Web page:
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The Echo
Taylor University, Upland, IN
Monday, June 24, 2024
The Echo
Officers Lauren Yeakle and Samuel Fowler.jpg

Yeakle talks career, compassion

New police officer joins Taylor

“You see me in uniform with a badge on my chest, but I'm a person,” said Campus Police Officer Lauren Yeakle. “I have emotions. I cry. I bleed. Everything you do, I do too.” 

New to Taylor’s police department, Yeakle wants faculty and staff to know that her job as a police officer not only means protecting, but also being present to receive those who are hurting with open arms.

“I'm here to talk to you and help you,” Yeakle said. “I don't want you to ever be afraid to reach out. So with an open door and open arms, I will help you as much as I possibly can.” 

Yeakle’s desire to help others began from when she was young. In high school, she knew she wanted to help those around her through her future career. At first, she considered nursing. Yet deep down, Yeakle knew she wanted to go into law enforcement. 

After serving in the military, getting married and becoming a mom, the desire to become a police officer resurfaced. 

“And then after (having) my daughter, it really kicked in,” Yeakle said. “It was something I wanted to do. I was tired of thinking about it.” 

After her daughter’s first birthday, Yeakle began training to become an officer. Over the course of four months, she went through the phases of training at the Indiana Law Enforcement Academy in Plainfield, Indiana. 

Yeakle learned the ropes to becoming an officer through everything from responding to shootings to listening to people who needed to talk.  

“I want to help people in really hard situations,” Yeakle said. “You know, people don't call the police on the best day of their life.” 

Helping people when they are at their lowest is both difficult and rewarding for Yeakle.

Before coming to Taylor, she received a call for an intoxicated driver. When Yeakle arrived at the scene, her heart sank when she realized she recognized the person she had to arrest.  When the driver saw her, he climbed in the back of the police car without arguing.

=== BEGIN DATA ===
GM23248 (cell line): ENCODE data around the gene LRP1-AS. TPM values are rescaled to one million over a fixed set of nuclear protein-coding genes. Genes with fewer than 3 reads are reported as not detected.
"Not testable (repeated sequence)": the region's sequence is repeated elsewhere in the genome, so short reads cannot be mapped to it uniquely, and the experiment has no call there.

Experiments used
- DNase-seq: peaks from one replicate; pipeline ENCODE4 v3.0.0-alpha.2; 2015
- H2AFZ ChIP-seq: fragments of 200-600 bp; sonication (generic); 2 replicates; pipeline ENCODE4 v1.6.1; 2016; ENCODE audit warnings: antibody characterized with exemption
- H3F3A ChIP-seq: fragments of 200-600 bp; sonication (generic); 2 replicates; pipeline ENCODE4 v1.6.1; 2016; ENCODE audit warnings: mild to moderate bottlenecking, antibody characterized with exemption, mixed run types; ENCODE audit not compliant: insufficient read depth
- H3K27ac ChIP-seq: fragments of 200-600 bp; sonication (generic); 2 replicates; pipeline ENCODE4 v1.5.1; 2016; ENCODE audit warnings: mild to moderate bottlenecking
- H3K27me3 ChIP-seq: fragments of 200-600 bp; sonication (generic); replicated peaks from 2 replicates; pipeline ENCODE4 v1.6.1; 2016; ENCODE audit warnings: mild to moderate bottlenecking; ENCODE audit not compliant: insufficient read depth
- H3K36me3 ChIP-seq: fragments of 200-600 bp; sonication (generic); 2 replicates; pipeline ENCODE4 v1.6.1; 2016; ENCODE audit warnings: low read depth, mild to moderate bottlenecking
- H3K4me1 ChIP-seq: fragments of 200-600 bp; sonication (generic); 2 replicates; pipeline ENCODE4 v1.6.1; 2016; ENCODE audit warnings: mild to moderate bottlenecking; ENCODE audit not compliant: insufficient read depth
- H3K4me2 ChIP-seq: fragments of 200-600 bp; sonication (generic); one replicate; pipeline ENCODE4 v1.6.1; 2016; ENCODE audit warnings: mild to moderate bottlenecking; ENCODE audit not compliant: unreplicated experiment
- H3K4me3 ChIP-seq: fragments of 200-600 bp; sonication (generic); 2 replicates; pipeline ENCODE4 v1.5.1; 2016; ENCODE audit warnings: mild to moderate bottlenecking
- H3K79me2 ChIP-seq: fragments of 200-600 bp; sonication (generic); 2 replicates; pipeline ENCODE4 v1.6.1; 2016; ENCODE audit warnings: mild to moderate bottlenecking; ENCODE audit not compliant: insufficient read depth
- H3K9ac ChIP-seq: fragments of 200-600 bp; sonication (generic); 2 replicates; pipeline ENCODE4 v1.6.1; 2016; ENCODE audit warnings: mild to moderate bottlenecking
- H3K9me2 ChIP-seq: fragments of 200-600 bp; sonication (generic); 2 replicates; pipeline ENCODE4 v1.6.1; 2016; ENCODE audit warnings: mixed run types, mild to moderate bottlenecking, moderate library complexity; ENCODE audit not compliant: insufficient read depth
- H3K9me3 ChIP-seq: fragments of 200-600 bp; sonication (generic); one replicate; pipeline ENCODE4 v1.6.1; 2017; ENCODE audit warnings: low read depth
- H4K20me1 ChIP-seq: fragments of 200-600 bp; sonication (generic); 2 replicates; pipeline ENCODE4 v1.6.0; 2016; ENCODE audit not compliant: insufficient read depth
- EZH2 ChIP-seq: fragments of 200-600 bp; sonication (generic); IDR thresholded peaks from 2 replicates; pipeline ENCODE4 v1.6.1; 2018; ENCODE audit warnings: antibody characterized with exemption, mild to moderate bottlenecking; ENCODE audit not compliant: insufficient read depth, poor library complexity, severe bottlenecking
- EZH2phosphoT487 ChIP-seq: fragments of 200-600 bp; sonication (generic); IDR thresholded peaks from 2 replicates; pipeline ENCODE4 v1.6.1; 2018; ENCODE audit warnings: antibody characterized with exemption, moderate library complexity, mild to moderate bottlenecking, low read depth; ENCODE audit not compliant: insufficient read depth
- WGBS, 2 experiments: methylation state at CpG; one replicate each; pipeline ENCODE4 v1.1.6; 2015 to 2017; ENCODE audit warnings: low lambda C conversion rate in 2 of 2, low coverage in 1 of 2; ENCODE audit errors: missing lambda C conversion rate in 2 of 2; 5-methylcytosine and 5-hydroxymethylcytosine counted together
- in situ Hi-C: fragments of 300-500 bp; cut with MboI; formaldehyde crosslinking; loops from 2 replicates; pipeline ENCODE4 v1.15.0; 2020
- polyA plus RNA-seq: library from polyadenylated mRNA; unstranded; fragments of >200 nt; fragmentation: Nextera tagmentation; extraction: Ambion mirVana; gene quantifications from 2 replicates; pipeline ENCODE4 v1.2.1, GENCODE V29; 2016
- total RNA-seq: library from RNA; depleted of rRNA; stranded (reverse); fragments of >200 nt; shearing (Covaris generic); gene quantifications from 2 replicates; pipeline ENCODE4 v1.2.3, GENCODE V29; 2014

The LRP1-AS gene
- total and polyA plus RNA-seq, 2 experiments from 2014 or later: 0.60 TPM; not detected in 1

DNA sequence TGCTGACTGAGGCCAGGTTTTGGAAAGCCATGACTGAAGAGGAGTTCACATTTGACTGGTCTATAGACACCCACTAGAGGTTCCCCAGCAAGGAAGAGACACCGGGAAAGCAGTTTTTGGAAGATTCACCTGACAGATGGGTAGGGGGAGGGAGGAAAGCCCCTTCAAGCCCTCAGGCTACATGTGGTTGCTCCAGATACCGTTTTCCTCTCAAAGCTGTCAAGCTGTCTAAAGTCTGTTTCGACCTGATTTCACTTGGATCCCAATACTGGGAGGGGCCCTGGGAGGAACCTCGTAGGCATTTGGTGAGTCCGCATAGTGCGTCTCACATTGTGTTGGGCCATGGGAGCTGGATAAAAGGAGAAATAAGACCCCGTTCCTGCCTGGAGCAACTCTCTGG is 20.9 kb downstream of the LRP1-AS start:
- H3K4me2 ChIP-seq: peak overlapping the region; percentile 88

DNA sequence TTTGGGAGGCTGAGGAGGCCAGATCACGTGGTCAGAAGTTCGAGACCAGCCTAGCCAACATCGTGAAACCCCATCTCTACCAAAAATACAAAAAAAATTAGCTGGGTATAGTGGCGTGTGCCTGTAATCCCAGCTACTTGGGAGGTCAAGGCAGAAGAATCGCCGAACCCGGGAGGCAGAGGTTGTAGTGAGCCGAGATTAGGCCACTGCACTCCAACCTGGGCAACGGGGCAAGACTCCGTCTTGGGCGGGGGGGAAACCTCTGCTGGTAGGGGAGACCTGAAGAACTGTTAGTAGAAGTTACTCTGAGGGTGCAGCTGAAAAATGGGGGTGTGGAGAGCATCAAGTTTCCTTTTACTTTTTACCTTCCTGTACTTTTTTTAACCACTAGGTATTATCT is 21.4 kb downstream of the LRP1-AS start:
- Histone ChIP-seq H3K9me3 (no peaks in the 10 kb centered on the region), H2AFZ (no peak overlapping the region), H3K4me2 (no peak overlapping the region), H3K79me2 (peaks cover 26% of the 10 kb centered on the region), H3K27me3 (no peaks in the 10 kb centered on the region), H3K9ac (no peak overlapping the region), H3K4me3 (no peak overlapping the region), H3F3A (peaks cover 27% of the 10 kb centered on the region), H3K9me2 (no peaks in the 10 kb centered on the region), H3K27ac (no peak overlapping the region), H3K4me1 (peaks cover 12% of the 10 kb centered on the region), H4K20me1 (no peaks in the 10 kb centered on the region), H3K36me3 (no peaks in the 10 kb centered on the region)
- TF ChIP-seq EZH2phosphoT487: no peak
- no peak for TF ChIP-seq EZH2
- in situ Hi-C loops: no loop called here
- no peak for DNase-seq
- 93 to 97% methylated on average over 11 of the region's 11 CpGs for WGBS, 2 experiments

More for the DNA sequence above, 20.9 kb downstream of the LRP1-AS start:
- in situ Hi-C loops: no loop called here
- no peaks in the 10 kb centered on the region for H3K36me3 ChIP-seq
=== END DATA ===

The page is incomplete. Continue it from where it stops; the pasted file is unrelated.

As they drove to the police station, he began opening up about his struggle with depression and difficulty coping with hard times. When they got out of the car, Yeakle was able to pray with him. Before removing the hand cuffs, he turned to Yeakle and thanked her. 

“So, there are moments — despite the chaos — where people will thank you for helping,” Yeakle said. 

Even in her own story, when things seemed to go wrong, God used a closed door to lead Yeakle to the one he opened for her. Before coming to Taylor, Yeakle planned to go into the police academy. However, she missed the test by a single pushup and was not allowed to take the test again. 

“I will never forget this: the day they let me go, I told the chief, ‘Thank you for the opportunity. It was great, but this isn't the end for me,’” Yeakle said. 

Before leaving the police academy, an officer told her to talk to Jeff Wallace at Taylor University. The same day she was let go, Yeakle drove to Taylor as tears ran down her face. The last thing she wanted was to leave law enforcement. 

She spoke to Wallace about her situation. A few months later, Yeakle recognized how it was a blessing in disguise to lose her job, because her daughter got very sick during that summer. At this time, Wallace contacted Yeakle saying Taylor was praying for her and encouraged her to reach out when she was ready.  

A month later, Yeakle interviewed with Wallace and received the position at Taylor’s police department. 

“I feel like I'm right at home,” Yeakle said. “It's kind of a weird crazy story, but I do feel like my place in law enforcement from day one, has been a God thing. It has been God opening a door and saying, ‘Hey I want you here.’” 

Even though having a young daughter at home is difficult for Yeakle, she wants her daughter to know that whatever call God places on her life, she can do it, no matter the hurdle. 

Yeakle leads by example.

“So, that's how I kind of look at it when I leave to come to work — one day, you're going to face the same challenges and I want you to know that mom went through it and you can too,” Yeakle said.   

Yeakle is the woman who wears the badge, who stands for peace and whose heart beats for helping others.